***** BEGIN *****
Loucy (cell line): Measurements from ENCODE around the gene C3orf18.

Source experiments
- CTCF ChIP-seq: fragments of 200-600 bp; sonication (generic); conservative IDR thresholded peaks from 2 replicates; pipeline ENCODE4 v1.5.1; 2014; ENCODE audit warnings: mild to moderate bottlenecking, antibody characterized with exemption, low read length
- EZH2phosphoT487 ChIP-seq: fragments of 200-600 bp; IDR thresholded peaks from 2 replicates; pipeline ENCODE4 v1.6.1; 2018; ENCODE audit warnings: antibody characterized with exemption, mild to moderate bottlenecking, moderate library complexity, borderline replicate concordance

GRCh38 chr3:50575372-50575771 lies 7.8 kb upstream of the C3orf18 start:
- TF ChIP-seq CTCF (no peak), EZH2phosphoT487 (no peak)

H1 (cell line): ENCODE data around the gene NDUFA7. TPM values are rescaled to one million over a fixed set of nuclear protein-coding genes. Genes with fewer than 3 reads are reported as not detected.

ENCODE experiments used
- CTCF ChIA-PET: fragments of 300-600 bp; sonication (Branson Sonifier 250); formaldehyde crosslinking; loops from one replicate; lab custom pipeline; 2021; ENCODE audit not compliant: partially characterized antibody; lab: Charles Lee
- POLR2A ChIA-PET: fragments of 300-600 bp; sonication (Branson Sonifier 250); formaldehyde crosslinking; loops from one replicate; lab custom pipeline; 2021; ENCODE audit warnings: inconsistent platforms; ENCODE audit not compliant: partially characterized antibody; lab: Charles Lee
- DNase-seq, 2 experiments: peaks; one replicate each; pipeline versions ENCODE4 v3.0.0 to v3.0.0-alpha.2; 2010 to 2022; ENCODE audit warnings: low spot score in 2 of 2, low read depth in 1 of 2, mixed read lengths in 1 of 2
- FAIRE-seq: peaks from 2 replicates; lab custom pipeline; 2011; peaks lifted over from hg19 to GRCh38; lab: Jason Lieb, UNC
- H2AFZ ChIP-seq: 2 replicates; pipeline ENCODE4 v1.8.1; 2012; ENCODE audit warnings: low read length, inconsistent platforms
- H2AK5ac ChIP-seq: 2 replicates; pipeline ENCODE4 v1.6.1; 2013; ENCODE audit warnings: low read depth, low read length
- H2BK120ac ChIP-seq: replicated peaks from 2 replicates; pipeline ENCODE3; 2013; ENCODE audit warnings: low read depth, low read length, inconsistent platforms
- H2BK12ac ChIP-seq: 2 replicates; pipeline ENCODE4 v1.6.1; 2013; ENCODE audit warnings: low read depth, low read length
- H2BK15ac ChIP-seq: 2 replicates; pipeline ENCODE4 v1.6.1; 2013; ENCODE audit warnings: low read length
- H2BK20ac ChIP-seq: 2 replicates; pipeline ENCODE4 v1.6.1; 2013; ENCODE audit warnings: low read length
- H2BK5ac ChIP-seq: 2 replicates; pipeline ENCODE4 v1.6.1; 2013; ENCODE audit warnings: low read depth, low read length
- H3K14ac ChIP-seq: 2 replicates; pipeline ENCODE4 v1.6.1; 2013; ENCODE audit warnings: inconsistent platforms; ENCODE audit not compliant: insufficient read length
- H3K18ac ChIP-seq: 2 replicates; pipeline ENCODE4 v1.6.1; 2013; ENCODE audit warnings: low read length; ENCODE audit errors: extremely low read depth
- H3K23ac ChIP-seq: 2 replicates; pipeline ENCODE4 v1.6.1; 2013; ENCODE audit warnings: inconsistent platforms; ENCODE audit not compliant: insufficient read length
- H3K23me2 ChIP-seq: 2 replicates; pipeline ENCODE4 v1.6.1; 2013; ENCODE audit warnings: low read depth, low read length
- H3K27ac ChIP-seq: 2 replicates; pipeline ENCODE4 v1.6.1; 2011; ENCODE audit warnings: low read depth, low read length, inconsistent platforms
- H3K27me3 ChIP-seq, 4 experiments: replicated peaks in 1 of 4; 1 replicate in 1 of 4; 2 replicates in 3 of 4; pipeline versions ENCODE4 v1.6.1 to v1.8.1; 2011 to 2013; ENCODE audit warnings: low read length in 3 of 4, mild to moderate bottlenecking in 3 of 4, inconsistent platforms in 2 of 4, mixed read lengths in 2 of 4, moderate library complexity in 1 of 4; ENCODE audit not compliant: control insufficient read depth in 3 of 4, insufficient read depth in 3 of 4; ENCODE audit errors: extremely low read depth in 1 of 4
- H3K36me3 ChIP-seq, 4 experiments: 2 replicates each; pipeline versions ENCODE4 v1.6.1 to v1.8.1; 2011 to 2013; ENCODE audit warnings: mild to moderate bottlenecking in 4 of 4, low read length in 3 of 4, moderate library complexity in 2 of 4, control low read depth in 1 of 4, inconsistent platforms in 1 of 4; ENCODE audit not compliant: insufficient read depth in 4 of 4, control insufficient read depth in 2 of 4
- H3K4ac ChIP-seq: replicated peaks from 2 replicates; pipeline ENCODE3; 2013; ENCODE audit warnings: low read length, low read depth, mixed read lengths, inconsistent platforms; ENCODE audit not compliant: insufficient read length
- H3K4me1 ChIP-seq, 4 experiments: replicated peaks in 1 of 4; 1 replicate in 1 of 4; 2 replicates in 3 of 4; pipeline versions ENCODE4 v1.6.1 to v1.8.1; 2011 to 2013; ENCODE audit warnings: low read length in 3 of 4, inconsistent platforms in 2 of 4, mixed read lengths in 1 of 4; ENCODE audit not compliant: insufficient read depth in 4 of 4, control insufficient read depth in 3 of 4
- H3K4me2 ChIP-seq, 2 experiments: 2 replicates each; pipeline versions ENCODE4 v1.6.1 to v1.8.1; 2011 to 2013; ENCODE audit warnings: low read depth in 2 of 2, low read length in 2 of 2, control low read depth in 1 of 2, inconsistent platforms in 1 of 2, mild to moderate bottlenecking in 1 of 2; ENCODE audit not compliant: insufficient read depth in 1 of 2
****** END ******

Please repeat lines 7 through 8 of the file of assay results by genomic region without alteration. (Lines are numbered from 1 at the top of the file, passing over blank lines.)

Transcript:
H1 (cell line): ENCODE data around the gene NDUFA7. TPM values are rescaled to one million over a fixed set of nuclear protein-coding genes. Genes with fewer than 3 reads are reported as not detected.

ENCODE experiments used